Officials had previously stated an intention to play at least 54 holes, even if that meant extending the tournament to Monday, given that this is the final chance for many players to earn Race to Dubai points in an effort to secure European Tour cards for 2019. Next week's WGC-HSBC Champions will be the final event of the regular season, followed by a three-event final series.

Full-field scores from the Andalucia Valderrama Masters

Garcia, who won the tournament last year, started the third round with a four-shot lead over Ashley Chesters. He balanced one birdie with one bogey and remains in position for his first worldwide victory since the Asian Tour's Singapore Open in January.

Westwood, who has his son Sam on the bag this week, made the biggest charge up the leaderboard with four birdies over his first eight holes. He'll have 10 holes to go when play resumes at 9:10 a.m. local time Monday as he looks to win for the first time since the 2015 Indonesian Masters.

Shane Lowry and Gonzalo Fernandez-Castano are tied for third at 6 under, four shots behind Garcia with 10 holes to play, while Chesters made two double bogeys over his first four holes to drop into a tie for sixth.

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In Buick win, Kang overcame demons of mind and spirit

By Randall MellOctober 21, 2018, 3:33 pm

Danielle Kang beat three of the most formidable foes in golf Sunday to win the Buick LPGA Shanghai.




Kang overcame these demons of mind and spirit to win for the second time on tour, backing up her KPMG Women’s PGA Championship victory last year.

“I’ve been going through a lot mentally,” Kang said.

Kang birdied four of the last eight holes to close with a 3-under-par 69, coming from one shot back in the final round to win. At 13-under 275, she finished two shots ahead of a pack of seven players, including world No. 2 Ariya Jutanugarn (71) and former world No. 1 Lydia Ko (66).

It hasn’t been easy for Kang trying to build on her major championship breakthrough last year. She started the fall Asian swing having missed three cuts in a row, five in her last six starts.

“I had to go through swing changes,” Kang said. “I had the swing yips, the putting yips, everything possibly you could think of.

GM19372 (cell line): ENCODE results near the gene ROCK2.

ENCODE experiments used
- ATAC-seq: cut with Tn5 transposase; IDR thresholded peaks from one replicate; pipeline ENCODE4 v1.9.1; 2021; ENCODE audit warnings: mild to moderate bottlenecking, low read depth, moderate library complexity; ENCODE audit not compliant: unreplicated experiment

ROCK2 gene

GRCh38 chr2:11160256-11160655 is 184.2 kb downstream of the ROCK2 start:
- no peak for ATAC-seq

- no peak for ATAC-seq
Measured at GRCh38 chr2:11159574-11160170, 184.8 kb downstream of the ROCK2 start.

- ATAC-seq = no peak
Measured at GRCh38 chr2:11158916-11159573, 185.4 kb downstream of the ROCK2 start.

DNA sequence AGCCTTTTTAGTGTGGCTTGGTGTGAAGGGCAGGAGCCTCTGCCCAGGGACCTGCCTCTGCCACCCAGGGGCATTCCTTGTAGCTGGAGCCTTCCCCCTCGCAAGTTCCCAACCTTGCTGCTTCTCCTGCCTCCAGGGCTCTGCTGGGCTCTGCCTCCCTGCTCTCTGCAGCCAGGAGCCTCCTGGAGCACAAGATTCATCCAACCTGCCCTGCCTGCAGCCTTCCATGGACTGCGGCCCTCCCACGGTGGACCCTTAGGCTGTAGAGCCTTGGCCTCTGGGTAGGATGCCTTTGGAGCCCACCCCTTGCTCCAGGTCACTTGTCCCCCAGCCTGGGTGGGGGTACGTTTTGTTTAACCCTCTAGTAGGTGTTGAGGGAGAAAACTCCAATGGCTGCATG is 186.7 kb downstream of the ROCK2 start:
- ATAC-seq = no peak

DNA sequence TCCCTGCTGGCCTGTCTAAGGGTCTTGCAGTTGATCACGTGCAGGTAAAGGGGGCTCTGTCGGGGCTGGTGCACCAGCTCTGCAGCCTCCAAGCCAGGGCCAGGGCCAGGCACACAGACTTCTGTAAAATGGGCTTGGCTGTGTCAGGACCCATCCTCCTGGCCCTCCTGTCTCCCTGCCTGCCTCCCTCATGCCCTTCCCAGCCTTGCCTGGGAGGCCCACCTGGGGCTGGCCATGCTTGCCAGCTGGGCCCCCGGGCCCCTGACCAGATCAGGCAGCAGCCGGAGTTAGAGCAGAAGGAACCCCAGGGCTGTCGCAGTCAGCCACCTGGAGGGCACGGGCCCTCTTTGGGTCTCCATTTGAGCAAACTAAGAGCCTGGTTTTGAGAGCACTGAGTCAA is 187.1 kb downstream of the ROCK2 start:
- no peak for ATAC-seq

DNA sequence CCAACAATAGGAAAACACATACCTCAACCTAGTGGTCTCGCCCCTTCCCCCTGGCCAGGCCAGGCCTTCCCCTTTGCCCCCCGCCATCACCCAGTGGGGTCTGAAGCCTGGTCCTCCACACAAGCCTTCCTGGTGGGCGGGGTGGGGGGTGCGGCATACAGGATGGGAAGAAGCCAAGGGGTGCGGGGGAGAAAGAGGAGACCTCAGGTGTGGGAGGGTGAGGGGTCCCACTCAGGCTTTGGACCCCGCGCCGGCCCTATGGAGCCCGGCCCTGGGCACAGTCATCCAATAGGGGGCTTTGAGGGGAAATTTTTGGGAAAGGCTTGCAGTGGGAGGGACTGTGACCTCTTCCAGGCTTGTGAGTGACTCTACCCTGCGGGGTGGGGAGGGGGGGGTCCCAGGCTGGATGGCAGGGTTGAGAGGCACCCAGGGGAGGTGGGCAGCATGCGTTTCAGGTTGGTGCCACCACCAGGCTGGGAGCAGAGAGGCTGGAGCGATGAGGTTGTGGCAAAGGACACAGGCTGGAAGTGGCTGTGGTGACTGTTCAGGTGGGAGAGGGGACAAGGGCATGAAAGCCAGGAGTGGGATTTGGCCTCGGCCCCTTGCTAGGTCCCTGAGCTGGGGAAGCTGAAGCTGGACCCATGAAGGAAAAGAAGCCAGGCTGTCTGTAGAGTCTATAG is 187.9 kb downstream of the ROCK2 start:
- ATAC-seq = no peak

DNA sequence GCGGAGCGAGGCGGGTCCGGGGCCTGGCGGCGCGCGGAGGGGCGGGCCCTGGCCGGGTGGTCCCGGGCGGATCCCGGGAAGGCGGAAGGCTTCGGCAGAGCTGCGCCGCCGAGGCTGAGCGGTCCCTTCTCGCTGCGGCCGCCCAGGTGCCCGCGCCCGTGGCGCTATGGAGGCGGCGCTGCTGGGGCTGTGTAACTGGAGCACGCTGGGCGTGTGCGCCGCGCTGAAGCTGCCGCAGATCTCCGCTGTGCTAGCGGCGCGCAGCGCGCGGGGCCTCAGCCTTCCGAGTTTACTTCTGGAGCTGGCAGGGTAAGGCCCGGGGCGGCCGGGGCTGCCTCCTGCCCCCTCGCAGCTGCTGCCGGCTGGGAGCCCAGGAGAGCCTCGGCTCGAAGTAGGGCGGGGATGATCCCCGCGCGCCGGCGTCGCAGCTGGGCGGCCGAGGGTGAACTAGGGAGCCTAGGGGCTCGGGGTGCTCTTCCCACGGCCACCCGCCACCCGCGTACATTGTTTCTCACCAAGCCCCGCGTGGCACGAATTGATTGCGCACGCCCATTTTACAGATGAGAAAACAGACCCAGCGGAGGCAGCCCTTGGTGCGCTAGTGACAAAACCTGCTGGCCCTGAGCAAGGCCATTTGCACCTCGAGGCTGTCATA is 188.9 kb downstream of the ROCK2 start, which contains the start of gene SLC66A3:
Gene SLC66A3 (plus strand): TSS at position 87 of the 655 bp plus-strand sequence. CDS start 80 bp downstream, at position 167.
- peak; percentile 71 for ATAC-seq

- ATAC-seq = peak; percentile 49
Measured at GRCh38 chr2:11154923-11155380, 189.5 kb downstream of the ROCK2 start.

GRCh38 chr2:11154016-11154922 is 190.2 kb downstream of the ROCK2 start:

“I was able to get over a lot of anxiety I was feeling when I was trying to hit a golf ball. This week I just kept trusting my golf game.”

Through her swoon, Kang said she was struggling to get the club back, that she was getting mentally stuck to where she could not begin her takeaway. She sought out Butch Harmon, back at her Las Vegas home, for help. She said tying for third at the KEB Hana Bank Championship last week felt like a victory, though she was still battling her demons there.

“Anxiety over tee balls,” Kang said. “People might wonder what I'm doing. I actually can't pull the trigger. It has nothing to do with the result. Having to get over that last week was incredible for me. Even on the first round, one shot took me, I think, four minutes.”

Kang, who turned 26 on Saturday, broke through to win last year under swing coach David Leadbetter, but she began working with Harmon while struggling in the second half this year.

Buick LPGA Shanghai: Articles, photos and videos

“I was actually very frustrated, even yesterday,” Kang said. “Things just weren't going my way. The biggest thing that Butch tells me is to stay out of my own way. I just couldn't do that. If I had a short putt, I just kept doubting myself. I couldn't putt freely.”

Kang said her anger and frustration built up again on the front nine Sunday. She made the turn at 1 over for the round. She said her caddie, Oliver Brett, helped her exorcise some anger. After the ninth hole, he pulled her aside.

This is how Kang remembered the conversation:

Brett: “Whatever you need to do to let your anger out and restart and refresh, you need to do that now.”

Kang: “Cameras are everywhere. I just want to hit the bag really hard.”

Brett: “Here's a wedge. Just smash it.”

Kang did.

“Honestly, I thank him for that,” Kang said. “He told me there are a lot birdies out there. I regrouped, and we pretended we started the round brand new on the 10th hole. Then things changed and momentum started going my way. I started hitting it closer and felt better over the putts.”